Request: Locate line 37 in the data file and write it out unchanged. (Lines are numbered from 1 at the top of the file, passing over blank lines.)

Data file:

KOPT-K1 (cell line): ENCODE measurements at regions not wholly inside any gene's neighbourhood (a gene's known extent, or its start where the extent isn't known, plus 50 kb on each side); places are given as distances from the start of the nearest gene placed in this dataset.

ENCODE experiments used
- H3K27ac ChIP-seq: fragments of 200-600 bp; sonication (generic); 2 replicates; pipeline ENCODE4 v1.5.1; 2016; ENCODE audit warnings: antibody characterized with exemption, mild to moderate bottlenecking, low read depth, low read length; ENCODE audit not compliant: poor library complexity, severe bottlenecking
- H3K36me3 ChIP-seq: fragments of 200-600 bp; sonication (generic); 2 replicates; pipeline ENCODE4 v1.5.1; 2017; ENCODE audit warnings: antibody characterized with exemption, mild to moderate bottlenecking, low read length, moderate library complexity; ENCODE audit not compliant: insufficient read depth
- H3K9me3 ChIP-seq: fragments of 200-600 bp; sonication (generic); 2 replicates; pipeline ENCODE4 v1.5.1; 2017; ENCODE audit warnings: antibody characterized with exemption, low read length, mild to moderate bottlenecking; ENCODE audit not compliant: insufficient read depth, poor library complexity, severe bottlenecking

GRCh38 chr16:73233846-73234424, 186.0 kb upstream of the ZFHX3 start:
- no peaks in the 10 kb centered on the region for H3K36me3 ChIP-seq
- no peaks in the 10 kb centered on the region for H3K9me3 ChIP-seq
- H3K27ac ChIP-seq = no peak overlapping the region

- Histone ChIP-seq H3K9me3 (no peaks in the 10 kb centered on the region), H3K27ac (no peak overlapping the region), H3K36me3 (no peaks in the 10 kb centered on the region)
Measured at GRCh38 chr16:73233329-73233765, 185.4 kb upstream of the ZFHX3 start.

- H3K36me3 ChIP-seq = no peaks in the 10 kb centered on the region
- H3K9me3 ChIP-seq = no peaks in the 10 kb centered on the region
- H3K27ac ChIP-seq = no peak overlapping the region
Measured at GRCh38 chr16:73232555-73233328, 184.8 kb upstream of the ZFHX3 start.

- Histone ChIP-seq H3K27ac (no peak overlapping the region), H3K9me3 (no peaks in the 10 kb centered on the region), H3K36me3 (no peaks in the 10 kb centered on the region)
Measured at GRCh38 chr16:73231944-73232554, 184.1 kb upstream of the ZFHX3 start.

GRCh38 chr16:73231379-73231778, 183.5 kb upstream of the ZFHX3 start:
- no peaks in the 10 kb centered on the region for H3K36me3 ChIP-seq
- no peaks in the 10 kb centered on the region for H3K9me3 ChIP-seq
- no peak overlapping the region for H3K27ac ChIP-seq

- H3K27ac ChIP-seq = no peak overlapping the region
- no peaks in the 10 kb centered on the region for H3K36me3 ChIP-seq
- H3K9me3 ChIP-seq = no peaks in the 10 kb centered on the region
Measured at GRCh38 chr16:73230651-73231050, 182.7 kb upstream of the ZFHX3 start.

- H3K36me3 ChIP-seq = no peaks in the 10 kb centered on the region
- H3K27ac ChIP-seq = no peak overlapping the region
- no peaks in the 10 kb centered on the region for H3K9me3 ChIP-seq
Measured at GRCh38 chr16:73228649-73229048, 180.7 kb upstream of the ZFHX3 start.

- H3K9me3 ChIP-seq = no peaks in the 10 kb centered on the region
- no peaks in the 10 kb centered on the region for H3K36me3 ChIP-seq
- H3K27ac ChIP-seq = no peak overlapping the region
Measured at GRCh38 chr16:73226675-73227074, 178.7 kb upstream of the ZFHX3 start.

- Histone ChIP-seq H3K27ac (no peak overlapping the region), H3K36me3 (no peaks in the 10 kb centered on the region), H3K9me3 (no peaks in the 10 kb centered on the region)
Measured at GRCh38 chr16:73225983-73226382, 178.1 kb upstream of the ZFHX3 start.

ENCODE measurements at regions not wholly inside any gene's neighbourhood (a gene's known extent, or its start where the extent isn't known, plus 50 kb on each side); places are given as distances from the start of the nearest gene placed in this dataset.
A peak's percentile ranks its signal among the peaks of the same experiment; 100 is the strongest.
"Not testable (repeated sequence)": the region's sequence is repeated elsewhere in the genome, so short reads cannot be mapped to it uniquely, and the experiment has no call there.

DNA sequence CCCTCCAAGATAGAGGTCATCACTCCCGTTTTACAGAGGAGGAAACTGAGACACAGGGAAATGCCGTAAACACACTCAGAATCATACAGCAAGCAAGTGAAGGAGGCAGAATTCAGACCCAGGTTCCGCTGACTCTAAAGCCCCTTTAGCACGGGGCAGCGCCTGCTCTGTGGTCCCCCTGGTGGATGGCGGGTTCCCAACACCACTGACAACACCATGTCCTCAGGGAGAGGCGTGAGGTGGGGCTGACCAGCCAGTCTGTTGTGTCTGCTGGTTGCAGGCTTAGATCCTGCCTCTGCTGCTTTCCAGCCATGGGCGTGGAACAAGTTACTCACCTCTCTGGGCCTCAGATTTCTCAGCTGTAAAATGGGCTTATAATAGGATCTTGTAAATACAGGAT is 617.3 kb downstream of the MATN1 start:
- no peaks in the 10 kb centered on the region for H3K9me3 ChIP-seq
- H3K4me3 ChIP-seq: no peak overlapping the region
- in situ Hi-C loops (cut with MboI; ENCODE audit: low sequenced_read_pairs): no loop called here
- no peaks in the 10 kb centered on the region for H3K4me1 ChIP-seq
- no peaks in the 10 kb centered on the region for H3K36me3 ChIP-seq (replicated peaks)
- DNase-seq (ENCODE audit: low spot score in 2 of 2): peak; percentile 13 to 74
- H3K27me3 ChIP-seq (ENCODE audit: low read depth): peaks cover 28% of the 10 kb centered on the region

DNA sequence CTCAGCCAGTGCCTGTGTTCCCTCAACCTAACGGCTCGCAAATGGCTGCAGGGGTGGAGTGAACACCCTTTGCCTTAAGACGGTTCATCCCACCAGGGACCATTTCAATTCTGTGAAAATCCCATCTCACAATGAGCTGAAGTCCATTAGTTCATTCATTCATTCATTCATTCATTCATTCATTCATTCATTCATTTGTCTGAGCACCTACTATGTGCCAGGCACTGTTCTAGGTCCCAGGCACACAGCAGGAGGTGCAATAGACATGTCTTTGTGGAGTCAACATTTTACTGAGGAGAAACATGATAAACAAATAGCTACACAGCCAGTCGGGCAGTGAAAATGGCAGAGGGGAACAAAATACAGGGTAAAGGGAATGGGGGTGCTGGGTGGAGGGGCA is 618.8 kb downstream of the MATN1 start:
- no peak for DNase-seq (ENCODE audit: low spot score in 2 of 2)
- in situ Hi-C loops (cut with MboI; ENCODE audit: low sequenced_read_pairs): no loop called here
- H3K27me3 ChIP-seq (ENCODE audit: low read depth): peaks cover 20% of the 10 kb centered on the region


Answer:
A peak's percentile ranks its signal among the peaks of the same experiment; 100 is the strongest.